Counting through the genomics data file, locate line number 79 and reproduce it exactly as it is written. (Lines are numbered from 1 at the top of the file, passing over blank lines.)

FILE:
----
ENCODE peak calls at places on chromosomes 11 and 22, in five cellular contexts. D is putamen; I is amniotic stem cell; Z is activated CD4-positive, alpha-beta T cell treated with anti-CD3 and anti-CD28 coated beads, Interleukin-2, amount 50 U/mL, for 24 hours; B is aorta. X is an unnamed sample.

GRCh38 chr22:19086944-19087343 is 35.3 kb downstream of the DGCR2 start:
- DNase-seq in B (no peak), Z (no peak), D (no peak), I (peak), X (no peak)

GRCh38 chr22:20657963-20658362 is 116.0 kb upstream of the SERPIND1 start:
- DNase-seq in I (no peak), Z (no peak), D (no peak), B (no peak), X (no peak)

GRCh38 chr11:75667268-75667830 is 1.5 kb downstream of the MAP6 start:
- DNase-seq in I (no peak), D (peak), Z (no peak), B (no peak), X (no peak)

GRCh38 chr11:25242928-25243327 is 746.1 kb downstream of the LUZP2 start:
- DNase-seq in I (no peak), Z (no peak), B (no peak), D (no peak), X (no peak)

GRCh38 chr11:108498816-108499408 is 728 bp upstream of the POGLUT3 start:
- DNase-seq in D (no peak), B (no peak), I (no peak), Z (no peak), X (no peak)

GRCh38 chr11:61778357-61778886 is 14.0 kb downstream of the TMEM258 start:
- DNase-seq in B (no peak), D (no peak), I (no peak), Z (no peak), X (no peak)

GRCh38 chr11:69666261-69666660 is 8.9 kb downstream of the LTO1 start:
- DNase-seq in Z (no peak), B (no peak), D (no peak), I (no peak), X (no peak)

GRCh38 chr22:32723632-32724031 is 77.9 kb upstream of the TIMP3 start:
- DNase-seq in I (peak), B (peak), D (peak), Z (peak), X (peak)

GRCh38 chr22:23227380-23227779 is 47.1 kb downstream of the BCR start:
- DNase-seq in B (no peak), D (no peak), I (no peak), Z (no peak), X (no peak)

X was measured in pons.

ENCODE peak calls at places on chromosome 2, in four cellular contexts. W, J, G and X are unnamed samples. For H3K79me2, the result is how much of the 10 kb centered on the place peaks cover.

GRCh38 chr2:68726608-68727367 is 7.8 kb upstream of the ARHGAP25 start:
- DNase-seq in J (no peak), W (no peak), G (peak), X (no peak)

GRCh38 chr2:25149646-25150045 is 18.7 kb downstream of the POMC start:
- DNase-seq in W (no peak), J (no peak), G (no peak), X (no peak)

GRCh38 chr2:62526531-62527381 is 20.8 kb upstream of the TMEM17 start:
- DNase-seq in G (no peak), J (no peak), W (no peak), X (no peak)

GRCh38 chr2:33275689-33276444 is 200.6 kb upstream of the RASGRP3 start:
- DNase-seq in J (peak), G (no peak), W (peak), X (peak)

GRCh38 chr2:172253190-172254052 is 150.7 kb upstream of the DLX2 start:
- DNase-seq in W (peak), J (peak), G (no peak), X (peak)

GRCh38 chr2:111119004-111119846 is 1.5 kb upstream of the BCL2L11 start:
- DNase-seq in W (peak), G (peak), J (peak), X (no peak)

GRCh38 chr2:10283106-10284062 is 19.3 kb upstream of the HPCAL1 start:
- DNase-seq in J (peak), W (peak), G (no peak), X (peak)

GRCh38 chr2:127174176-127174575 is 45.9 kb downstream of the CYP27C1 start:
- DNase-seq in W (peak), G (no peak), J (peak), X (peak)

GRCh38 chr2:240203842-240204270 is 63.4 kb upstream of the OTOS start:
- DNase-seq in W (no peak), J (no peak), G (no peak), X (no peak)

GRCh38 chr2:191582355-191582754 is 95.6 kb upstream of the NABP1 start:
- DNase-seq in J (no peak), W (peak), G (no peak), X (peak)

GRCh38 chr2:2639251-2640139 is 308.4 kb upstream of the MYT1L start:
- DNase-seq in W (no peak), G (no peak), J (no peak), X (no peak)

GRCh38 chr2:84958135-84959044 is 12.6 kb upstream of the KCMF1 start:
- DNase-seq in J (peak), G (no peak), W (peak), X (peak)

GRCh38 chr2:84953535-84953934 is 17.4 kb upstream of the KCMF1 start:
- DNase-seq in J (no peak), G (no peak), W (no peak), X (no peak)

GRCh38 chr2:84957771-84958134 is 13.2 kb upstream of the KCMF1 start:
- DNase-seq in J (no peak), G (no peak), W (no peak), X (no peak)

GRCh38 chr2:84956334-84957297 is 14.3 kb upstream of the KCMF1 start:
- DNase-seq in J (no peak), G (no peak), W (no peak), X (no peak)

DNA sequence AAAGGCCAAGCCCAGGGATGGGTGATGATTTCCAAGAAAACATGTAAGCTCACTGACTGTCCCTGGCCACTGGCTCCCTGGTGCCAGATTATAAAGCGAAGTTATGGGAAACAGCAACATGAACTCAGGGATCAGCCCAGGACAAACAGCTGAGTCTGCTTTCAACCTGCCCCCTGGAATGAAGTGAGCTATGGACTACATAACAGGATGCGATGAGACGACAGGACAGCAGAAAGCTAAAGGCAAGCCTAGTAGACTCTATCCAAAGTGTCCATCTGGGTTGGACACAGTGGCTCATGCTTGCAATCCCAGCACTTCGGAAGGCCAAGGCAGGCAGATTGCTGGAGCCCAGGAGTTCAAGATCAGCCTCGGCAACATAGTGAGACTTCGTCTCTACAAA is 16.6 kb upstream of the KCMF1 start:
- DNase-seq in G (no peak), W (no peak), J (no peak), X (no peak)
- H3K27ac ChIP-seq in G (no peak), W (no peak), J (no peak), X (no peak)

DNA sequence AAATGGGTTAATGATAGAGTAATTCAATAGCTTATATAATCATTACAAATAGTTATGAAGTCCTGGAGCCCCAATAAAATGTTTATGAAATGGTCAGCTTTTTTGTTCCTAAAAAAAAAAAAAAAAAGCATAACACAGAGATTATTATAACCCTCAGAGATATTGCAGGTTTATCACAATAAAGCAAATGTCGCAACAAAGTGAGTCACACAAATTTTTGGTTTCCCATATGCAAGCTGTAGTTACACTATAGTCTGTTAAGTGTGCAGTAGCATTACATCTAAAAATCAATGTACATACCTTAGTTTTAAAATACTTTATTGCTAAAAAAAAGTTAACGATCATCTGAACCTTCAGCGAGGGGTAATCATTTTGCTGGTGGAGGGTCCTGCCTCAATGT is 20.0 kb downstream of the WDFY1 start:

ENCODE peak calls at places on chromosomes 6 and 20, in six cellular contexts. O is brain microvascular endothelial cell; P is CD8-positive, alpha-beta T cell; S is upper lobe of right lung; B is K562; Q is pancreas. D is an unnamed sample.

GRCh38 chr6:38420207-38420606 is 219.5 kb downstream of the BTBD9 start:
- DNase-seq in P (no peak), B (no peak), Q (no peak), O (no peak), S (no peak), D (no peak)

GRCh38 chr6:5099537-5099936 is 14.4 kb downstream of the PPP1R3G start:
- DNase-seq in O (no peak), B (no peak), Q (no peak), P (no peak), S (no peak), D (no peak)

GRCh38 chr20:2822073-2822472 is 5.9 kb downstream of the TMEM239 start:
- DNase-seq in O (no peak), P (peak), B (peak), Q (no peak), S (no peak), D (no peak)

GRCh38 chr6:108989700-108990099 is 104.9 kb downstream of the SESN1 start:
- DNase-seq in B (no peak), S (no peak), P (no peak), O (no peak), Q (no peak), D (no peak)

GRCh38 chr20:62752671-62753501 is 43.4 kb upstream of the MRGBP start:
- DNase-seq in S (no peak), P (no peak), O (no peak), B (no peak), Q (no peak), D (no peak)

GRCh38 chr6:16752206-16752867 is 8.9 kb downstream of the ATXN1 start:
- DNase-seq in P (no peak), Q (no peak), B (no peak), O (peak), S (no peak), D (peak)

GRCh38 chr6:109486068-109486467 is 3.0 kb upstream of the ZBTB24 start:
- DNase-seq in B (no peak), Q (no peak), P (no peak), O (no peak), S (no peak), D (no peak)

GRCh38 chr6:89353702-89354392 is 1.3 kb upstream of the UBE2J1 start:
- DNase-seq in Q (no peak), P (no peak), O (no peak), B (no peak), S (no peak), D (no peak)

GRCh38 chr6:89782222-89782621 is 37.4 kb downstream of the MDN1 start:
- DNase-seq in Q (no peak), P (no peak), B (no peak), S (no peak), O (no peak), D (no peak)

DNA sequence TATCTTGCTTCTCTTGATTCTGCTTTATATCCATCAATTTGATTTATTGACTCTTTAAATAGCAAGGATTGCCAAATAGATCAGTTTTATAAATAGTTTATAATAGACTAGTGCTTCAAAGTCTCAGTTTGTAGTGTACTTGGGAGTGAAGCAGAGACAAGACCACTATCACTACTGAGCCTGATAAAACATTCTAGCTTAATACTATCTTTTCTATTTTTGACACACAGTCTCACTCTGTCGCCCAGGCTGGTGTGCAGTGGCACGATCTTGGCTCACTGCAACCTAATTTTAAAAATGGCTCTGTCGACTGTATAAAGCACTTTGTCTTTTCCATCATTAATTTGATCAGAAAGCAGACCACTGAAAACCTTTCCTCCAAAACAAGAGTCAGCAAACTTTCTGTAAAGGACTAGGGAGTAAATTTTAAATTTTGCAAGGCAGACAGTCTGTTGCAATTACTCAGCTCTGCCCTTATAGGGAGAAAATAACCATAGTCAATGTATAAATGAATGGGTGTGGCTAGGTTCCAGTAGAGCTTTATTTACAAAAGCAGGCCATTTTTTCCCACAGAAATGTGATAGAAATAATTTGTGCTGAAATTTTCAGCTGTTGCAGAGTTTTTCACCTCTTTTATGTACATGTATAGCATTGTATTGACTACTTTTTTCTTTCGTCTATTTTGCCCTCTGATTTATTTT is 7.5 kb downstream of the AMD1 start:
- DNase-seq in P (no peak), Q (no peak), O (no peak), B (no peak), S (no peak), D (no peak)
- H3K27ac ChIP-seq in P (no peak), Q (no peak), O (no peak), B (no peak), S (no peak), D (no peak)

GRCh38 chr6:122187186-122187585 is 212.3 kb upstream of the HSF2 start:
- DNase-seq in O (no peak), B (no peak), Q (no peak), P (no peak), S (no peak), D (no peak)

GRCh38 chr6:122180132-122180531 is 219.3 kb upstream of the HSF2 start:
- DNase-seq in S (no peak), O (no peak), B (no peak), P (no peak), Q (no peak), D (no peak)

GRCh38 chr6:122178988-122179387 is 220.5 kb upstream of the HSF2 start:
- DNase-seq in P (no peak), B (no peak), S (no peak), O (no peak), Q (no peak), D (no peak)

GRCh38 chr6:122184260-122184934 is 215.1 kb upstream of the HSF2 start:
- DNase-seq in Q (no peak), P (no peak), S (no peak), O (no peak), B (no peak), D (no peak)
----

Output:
- DNase-seq in O (no peak), B (no peak), Q (no peak), P (no peak), S (no peak), D (no peak)